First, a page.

Of bells and minarets. By René Guitton

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When Jerusalem was conquered in 635 AD, the second caliph Omar Ibn Al-Kattab refused to pray in the Church of the Holy Sepulchre, despite an invitation from the Christian patriarch Sophronius, for fear that his men invoke the precedent to turn the place of worship into a mosque and thus deprive the Christians of their right to freely practice their religion.
Although 1,400 years have passed, people were sometimes more civilised and more tolerant then than in our modern world, where passions and tensions seem to have translated into a return of fanaticism and religious intolerance.
The example set by Omar, the inventor of dhimmitude, the code governing the life of non-Muslims under Islamic law, is symbolic of the covenant bearing his name, which granted the "People of the Book" (a term which refers to Jews and Christians) the right to live on Muslim-majority or Muslim-ruled lands and possess their own places of worship. Is it possible to imagine Jerusalem, Aleppo, Cairo, Baghdad, Damascus, Tunis, Algiers, Casablanca, without their lace-like filigree of church towers, minarets and sometimes synagogue cupolas soaring up to the sky like so many ladders guiding the prayers of the faithful up to their God?
The complicated Middle East of bygone eras provides a simple lesson for today, one that it sometimes finds hard to follow because it finds itself riddled by deep contradictions and attempts toward religious uniformity.
This situation, which has been exemplified by Switzerland on 29 November with the adoption of a law prohibiting the construction of minarets on its soil, risks promoting a rejection of the "other" and the unconditional right to pray as one chooses.
The incident would be trivial if it were not, in a sense, tragic. It is difficult to fathom how Switzerland, a country that prides itself in its centuries-old neutrality, could feel that its existence and culture are threatened by the construction of minarets.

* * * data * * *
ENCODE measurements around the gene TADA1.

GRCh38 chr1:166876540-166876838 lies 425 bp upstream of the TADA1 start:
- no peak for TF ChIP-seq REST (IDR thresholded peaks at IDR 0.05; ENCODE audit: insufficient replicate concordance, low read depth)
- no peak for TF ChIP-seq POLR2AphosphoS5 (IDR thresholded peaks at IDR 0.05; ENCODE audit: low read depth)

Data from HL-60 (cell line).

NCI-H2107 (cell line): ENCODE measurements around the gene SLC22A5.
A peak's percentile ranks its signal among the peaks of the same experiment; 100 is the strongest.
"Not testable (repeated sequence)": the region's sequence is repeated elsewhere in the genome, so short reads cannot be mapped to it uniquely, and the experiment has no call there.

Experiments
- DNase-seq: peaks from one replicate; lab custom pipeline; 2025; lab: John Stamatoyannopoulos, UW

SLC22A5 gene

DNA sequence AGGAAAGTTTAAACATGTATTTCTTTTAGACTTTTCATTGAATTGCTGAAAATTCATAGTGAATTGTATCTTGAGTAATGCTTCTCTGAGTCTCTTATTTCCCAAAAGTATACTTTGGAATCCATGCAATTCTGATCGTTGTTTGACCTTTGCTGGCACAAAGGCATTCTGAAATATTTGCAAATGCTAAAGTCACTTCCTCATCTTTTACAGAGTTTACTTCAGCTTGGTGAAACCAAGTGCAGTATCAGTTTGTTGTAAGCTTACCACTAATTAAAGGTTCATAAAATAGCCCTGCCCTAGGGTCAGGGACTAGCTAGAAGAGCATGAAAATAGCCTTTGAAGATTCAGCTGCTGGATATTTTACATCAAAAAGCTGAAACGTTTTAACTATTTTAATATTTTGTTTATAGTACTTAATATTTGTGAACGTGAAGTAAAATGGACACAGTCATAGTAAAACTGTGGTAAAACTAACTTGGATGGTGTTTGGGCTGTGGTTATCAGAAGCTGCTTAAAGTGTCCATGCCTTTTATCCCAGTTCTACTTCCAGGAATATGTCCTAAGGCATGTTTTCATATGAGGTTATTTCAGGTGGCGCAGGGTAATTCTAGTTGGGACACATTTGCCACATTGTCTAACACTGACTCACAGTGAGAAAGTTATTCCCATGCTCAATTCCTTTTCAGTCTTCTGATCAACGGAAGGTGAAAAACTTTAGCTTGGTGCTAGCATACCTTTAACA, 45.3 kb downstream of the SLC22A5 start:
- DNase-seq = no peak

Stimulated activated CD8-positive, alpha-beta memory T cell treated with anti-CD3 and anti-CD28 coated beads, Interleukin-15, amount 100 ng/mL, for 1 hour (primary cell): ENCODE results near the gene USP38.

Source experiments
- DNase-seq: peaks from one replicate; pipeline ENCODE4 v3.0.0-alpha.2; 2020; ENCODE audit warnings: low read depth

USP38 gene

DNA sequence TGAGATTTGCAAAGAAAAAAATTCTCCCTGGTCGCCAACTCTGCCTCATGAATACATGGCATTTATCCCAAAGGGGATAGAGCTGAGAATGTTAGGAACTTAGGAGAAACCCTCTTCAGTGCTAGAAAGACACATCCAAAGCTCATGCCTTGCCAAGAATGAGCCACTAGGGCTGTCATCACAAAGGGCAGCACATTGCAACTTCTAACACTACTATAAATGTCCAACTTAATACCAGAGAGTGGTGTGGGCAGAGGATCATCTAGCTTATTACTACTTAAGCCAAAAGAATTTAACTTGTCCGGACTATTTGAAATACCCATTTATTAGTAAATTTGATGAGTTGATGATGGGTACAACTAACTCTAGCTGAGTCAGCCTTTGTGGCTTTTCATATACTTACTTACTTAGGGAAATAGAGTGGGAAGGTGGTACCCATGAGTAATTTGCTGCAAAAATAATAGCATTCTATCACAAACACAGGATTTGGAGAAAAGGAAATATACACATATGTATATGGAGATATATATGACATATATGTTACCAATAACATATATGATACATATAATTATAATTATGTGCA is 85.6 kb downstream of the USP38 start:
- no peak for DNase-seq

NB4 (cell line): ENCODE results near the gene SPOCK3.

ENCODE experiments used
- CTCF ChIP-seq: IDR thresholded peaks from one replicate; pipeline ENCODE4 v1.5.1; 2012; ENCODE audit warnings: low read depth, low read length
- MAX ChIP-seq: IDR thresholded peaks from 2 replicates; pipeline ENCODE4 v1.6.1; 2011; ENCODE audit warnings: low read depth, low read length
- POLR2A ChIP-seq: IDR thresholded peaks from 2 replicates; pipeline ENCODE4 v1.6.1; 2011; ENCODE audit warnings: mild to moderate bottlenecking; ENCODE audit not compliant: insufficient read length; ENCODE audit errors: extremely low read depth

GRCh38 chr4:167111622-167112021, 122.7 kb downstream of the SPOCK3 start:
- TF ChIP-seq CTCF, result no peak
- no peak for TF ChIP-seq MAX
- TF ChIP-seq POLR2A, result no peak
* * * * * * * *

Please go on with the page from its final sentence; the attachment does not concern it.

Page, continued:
Regardless of the factors inspiring the bill, many feel its results primarily expressed a rejection of Islam and the right of Muslims to practice their rites freely wherever they live.
However, the Swiss referendum results do not only affect Muslims, although they are its main victims. It also risks institutionalising the so-called "clash of civilisations", leaving it up to citizens, or their elected representatives, to decree lifestyles and mindsets as a function of demographic majorities.
With this type of reasoning, a ban on the construction of minarets in countries where non-Muslims constitute the majority could also apply to the construction of churches or synagogues in Muslim-majority countries. In this regard, ethno-religious uniformity and viewing religion as a monolith risks reviving the post-Reformation concept of one people, one country, one religion, in which the ruler's religion determined that of a country's.
The absurd application of this principle is responsible for the disappearance of the time when Spain was known for its three religions, when the Jews and Moriscos (Muslims forced to convert to Christianity and suspected of doing so in name only) were expelled at the time of the Renaissance, a move that resulted in the spiritual and material impoverishment of the Iberian Peninsula. The same principle inspired many a totalitarian regime in the modern era, in an effort to remove any spiritual element that might threaten their rule. The same principle is again at work today in many regions of the planet where being a member of a minority is synonymous with inequality.
Those who reject the construction of minarets in Switzerland do not realise that they could be viewed in the future like those who burnt synagogues or destroyed churches in what was known as the Fertile Crescent, or elsewhere. It is worth recalling that whenever a community is threatened, be it Jewish, Christian, Muslim, agnostic or atheist, others could be threatened too.
The spiral is now set in motion and could wreak its horrendous effects unless we stand up to reaffirm that the pre-eminent dignity of every human being, and the right for every person of faith to pray to his or her God as he or she sees fit, are not subject to a building permit.
The minarets of Geneva are worth as much as the bells of Basel. Now is the time for one and all to remember this.

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* René Guitton, a writer and essayist, is a member of the Alliance of Civilizations and has recently been awarded the 2009 Human Rights Prize. This article was written for the Common Ground News Service (CGNews).

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